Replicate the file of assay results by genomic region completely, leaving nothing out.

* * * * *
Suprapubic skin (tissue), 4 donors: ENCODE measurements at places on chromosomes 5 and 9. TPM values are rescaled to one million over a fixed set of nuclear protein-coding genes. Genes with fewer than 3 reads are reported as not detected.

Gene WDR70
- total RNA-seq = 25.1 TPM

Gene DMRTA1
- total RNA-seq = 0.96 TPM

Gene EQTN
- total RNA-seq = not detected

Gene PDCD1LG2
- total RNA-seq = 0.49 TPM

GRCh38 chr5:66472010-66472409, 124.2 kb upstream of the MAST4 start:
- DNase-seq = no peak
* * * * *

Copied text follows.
Suprapubic skin (tissue), 4 donors: ENCODE measurements at places on chromosomes 5 and 9. TPM values are rescaled to one million over a fixed set of nuclear protein-coding genes. Genes with fewer than 3 reads are reported as not detected.

Gene WDR70
- total RNA-seq = 25.1 TPM

Gene DMRTA1
- total RNA-seq = 0.96 TPM

Gene EQTN
- total RNA-seq = not detected

Gene PDCD1LG2
- total RNA-seq = 0.49 TPM

GRCh38 chr5:66472010-66472409, 124.2 kb upstream of the MAST4 start:
- DNase-seq = no peak